Beneficiaries are often mobilised through NGOs or self-mobilised in NGOs or some kind of group or just people working together. They have the opposite problem. They may want to eradicate the disease and they probably know that medication is coming to some point far away, but their problem is getting it delivered. So they come from the bottom up. In a way that symbolic store is the meeting point. Bureaucrats, and I use that word to mean both us and the government, are not so comfortable working with civil society organisations, because it means you have to give up the notion that, as a bureaucrat, I can solve all problems. That’s not something people like to admit. So we’ve crossed that step, and said, actually, if you want to look at ways to deliver a last-mile solution, the best way is to ask people who are affected how they might do it, and then see what ideas are good.
Isn’t there a danger of funds to new social enterprises being diverted to new organisation-building, because they’re startups, as opposed to problem-solving?
Yes, that danger is always there, and that’s why the budget is part of the assessment. Second, there’s the financial management part, which actually allows us to track whether resources go to the purpose intended; and third, probably most importantly, there’s the continued involvement of sector teams, which have both Indian and global knowledge. The selection process helps and most of these people are actually motivated to solve a problem. They aren’t high-overhead-type people. They are close to the problem, different from the bureaucracies of the world, which sometimes I conceptually struggle with a little bit.
Is scalability something the World Bank considers when awarding these grants?
My only interest is to award scaleable projects. Because we work with the government on large projects and the challenge in India is, how do you get to a billion people, in anything you do. And that’s a very difficult problem. It’s also important to recognise that it’s not entirely predictable what’s scaleable, and scaleable also depends on the environment. Take Sanjoy Hazarika, one of our first awardees. His boat clinic covers 35 per cent of the island population in Assam. That’s enough scale for me. You have to be realistic about how much an NGO can take on. In terms of the lives changed and the sustainability, the ability to access sustainable funding, that’s great scale. Our best example of scalability is Operation ASHA. They’ve won awards twice or three times and are now too big for the DM. They run tuberculosis camps and cover a large swathe of India, while also being active and successful in Laos and Uganda. That’s the dream result you can get from a DM.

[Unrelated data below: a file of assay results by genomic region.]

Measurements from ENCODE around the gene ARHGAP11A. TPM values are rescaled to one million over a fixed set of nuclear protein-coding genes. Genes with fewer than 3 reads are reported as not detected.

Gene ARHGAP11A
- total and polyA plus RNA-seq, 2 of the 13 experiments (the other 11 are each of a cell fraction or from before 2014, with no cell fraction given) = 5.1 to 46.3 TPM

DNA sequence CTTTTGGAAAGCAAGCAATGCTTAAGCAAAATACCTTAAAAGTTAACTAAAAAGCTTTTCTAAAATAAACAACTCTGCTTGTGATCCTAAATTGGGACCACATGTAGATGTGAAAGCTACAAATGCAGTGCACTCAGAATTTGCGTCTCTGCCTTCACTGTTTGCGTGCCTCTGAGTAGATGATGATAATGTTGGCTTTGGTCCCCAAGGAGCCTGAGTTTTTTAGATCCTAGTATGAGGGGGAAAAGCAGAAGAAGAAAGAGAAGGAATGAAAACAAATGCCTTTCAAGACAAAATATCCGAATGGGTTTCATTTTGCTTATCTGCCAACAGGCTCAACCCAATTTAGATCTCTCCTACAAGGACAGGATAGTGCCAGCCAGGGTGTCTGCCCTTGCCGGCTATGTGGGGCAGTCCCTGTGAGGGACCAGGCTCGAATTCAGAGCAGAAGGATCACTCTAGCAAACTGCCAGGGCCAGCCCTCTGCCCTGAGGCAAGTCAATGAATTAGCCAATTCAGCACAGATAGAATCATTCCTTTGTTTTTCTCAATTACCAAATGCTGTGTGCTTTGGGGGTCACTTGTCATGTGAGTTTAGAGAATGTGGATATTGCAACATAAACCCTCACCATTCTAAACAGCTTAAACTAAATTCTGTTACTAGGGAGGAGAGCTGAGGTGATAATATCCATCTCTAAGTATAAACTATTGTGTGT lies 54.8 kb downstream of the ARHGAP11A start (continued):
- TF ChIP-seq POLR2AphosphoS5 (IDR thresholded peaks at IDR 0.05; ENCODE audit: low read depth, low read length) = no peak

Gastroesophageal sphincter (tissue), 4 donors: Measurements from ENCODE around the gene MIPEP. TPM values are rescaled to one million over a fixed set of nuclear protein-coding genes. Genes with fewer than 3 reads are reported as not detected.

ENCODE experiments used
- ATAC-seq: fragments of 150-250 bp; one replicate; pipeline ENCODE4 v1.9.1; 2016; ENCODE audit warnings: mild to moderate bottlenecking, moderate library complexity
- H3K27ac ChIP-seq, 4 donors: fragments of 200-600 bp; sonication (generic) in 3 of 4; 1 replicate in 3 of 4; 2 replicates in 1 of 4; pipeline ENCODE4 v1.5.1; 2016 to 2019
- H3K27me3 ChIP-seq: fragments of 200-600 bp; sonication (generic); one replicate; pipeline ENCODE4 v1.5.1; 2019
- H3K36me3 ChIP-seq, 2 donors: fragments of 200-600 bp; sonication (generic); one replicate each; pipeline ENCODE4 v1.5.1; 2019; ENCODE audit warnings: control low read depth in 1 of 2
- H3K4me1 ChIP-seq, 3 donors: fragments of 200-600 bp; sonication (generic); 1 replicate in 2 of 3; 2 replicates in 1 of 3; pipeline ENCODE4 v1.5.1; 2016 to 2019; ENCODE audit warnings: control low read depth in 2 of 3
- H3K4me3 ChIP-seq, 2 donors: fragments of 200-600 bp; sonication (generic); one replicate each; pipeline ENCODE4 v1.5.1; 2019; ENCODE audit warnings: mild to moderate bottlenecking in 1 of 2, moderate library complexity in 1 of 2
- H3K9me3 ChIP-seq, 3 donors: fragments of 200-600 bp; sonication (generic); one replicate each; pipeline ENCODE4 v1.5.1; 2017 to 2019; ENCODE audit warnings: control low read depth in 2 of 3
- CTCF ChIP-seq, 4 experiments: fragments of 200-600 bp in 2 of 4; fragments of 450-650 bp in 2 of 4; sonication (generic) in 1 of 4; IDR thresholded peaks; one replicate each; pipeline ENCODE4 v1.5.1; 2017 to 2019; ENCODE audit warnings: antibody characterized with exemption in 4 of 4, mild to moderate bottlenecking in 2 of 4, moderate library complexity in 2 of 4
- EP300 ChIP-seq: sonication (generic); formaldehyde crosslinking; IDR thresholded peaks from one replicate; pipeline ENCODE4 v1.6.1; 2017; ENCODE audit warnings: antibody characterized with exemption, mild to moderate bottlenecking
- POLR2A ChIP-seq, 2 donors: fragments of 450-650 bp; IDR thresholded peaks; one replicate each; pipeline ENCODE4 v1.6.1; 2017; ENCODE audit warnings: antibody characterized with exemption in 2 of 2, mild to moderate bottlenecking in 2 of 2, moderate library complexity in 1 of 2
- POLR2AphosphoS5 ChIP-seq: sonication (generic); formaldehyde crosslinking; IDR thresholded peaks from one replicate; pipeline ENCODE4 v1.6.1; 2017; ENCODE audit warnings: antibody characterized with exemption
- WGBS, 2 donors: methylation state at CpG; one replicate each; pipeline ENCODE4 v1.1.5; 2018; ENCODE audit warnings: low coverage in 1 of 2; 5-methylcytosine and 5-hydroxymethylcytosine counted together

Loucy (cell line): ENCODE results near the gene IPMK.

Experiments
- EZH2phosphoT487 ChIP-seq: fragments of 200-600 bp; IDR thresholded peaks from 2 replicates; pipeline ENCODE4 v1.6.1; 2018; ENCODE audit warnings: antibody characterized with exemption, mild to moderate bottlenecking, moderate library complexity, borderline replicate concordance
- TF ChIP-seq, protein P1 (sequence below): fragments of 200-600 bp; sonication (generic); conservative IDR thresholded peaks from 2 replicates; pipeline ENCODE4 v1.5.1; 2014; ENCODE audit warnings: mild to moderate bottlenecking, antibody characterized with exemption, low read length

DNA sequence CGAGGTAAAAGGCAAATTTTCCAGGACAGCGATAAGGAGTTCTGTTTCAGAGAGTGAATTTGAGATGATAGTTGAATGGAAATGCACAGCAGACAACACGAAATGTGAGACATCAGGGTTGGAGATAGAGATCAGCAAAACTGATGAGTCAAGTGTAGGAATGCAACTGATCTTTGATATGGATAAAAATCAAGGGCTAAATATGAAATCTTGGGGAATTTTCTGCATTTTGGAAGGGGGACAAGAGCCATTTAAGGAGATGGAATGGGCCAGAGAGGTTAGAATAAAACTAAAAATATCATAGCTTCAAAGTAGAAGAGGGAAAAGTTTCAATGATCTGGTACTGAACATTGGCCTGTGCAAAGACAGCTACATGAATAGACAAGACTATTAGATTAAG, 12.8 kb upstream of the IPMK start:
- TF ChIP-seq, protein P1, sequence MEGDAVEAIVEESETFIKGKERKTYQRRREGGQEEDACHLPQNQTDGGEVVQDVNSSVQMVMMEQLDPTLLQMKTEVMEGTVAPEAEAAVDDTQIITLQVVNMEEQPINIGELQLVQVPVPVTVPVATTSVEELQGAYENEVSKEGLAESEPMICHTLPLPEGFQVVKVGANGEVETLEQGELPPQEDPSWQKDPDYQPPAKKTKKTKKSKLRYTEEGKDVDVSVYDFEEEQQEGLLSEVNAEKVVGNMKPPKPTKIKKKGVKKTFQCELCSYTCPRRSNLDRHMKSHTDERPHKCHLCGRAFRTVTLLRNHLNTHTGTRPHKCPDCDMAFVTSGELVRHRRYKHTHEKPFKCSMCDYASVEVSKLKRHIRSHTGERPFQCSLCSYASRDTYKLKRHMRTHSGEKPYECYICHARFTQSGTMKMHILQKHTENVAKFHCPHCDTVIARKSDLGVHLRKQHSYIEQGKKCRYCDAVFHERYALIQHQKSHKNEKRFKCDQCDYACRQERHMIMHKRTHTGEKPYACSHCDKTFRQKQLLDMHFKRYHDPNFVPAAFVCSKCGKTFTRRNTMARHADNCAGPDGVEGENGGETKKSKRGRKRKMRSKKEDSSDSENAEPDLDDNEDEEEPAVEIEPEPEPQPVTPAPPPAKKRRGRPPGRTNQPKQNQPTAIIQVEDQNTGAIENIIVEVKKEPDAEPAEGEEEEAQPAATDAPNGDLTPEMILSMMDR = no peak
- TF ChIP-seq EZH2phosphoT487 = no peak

It’s important to realise, first, that this is venture capital. Anybody who works in the private sector will tell you that nine out of 10 ventures fail. That’s the hit rate you expect. So we can’t expect a better hit rate. A much smaller number become Infosys or Microsoft but Operation ASHA is actually almost in that space. The fact that we got one, I think, is really good. From last year’s crop there are a few that could achieve the scale of Sanjoy’s outfit. The one I’m most excited about takes illiterate women who can’t leave the house and trains them to do BPO work from inside the house. There’s also WaterLife, which is cutting through the ideological debate of whether people should pay for water or not and just providing a local solution that works. The Jharkhand government is interested in their model for scale-up. So we’re getting state-level scale-up in a few cases.